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Developing whole mycobacteria cell vaccines for tuberculosis: Workshop proceedings, Max Planck Institute for Infection Biology, Berlin, Germany, July 9, 2014


Kaufmann, S; Bloom, B; Brosch, R; Cardona, P-J; Dockrell, H; Fritzell, B; Grode, L; Hanekom, W; Hokey, D; Levin, M; Martin, C; Sander, P; Scriba, T; Shaligram, U; Tameris, M; von Reyn, F; Walker, B; Weiner, J; White, R G; Schrager, L (2015). Developing whole mycobacteria cell vaccines for tuberculosis: Workshop proceedings, Max Planck Institute for Infection Biology, Berlin, Germany, July 9, 2014. Vaccine, 33(26):3047-3055.

Abstract

On July 9, 2014, Aeras and the Max Planck Institute for Infection Biology convened a workshop entitled "Whole Mycobacteria Cell Vaccines for Tuberculosis" at the Max Planck Institute for Infection Biology on the grounds of the Charité Hospital in Berlin, Germany, close to the laboratory where, in 1882, Robert Koch first identified Mycobacterium tuberculosis (Mtb) as the pathogen responsible for tuberculosis (TB). The purpose of the meeting was to discuss progress in the development of TB vaccines based on whole mycobacteria cells. Live whole cell TB vaccines discussed at this meeting were derived from Mtb itself, from Bacille Calmette-Guérin (BCG), the only licensed vaccine against TB, which was genetically modified to reduce pathogenicity and increase immunogenicity, or from commensal non-tuberculous mycobacteria. Inactivated whole cell TB and non-tuberculous mycobacterial vaccines, intended as immunotherapy or as safer immunization alternatives for HIV+ individuals, also were discussed. Workshop participants agreed that TB vaccine development is significantly hampered by imperfect animal models, unknown immune correlates of protection and the absence of a human challenge model. Although a more effective TB vaccine is needed to replace or enhance the limited effectiveness of BCG in all age groups, members of the workshop concurred that an effective vaccine would have the greatest impact on TB control when administered to adolescents and adults, and that use of whole mycobacteria cells as TB vaccine candidates merits greater support, particularly given the limited understanding of the specific Mtb antigens necessary to generate an immune response capable of preventing Mtb infection and/or disease.

Abstract

On July 9, 2014, Aeras and the Max Planck Institute for Infection Biology convened a workshop entitled "Whole Mycobacteria Cell Vaccines for Tuberculosis" at the Max Planck Institute for Infection Biology on the grounds of the Charité Hospital in Berlin, Germany, close to the laboratory where, in 1882, Robert Koch first identified Mycobacterium tuberculosis (Mtb) as the pathogen responsible for tuberculosis (TB). The purpose of the meeting was to discuss progress in the development of TB vaccines based on whole mycobacteria cells. Live whole cell TB vaccines discussed at this meeting were derived from Mtb itself, from Bacille Calmette-Guérin (BCG), the only licensed vaccine against TB, which was genetically modified to reduce pathogenicity and increase immunogenicity, or from commensal non-tuberculous mycobacteria. Inactivated whole cell TB and non-tuberculous mycobacterial vaccines, intended as immunotherapy or as safer immunization alternatives for HIV+ individuals, also were discussed. Workshop participants agreed that TB vaccine development is significantly hampered by imperfect animal models, unknown immune correlates of protection and the absence of a human challenge model. Although a more effective TB vaccine is needed to replace or enhance the limited effectiveness of BCG in all age groups, members of the workshop concurred that an effective vaccine would have the greatest impact on TB control when administered to adolescents and adults, and that use of whole mycobacteria cells as TB vaccine candidates merits greater support, particularly given the limited understanding of the specific Mtb antigens necessary to generate an immune response capable of preventing Mtb infection and/or disease.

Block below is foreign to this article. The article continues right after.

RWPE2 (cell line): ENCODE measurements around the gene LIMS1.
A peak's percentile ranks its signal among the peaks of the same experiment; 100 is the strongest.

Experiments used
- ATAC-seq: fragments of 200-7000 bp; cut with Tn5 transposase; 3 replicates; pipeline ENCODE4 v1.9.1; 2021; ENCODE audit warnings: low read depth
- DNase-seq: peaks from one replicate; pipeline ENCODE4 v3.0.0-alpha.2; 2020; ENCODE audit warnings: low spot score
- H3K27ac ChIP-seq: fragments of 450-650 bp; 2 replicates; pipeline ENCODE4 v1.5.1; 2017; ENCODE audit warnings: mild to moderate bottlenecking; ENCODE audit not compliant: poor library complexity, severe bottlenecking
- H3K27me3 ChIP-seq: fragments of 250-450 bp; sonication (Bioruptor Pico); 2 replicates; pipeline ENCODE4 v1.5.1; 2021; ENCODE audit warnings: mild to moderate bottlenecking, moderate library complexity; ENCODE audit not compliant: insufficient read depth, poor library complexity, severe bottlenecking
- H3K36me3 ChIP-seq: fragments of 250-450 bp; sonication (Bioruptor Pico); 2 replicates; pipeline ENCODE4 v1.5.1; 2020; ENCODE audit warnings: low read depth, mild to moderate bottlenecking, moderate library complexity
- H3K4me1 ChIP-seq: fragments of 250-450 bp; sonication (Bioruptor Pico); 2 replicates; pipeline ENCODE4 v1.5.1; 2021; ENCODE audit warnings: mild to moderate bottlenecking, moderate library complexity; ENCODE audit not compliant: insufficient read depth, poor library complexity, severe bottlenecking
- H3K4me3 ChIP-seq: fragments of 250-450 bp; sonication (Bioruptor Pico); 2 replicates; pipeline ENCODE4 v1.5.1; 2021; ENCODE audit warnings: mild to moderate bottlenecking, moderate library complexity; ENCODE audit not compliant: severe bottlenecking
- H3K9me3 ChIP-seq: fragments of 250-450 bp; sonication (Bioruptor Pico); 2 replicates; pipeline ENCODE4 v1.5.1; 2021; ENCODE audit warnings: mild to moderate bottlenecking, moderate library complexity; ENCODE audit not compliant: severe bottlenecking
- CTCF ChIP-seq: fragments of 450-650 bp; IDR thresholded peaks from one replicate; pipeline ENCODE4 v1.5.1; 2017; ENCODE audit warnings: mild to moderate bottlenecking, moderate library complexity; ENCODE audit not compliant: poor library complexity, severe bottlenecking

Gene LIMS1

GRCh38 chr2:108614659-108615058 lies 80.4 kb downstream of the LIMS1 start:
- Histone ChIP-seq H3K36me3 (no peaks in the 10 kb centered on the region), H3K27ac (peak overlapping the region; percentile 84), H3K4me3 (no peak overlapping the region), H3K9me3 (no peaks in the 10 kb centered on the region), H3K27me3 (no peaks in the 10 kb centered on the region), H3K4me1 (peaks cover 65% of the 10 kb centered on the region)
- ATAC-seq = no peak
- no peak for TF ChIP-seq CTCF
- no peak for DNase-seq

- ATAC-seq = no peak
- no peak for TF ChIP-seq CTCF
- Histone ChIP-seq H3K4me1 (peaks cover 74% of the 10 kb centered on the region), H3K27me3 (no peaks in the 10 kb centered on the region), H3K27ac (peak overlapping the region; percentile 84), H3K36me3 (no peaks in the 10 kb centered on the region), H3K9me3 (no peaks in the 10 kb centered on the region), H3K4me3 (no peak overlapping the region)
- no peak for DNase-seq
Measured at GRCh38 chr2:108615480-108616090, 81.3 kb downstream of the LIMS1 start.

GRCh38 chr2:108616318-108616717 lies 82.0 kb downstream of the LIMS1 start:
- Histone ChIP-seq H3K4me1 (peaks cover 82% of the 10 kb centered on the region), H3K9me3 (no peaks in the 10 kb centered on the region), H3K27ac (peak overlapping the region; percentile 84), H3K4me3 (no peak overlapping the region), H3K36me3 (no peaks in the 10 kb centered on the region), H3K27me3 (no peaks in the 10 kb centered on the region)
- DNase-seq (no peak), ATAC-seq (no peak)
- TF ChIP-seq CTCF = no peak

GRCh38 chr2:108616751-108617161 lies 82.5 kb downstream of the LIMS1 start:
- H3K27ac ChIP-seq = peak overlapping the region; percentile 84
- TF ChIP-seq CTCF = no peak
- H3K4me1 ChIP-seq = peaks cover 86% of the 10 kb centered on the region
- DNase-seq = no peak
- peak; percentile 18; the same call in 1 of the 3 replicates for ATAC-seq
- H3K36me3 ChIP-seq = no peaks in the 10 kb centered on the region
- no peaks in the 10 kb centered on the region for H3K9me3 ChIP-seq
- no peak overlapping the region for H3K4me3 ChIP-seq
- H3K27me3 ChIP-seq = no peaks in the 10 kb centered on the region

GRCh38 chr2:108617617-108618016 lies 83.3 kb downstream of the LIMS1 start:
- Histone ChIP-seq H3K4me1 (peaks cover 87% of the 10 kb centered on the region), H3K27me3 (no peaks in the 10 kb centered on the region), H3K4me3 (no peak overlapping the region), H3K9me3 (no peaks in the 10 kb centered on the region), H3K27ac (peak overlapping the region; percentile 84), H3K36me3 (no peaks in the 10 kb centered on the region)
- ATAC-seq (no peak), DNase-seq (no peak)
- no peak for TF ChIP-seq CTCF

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Additional indexing

Item Type:Journal Article, refereed, further contribution
Communities & Collections:04 Faculty of Medicine > Institute of Medical Microbiology
Dewey Decimal Classification:570 Life sciences; biology
610 Medicine & health
Language:English
Date:12 June 2015
Deposited On:08 Feb 2016 11:40
Last Modified:05 Apr 2016 19:38
Publisher:Elsevier
ISSN:0264-410X
Additional Information:Conference Report
Publisher DOI:https://doi.org/10.1016/j.vaccine.2015.03.056
PubMed ID:25882170

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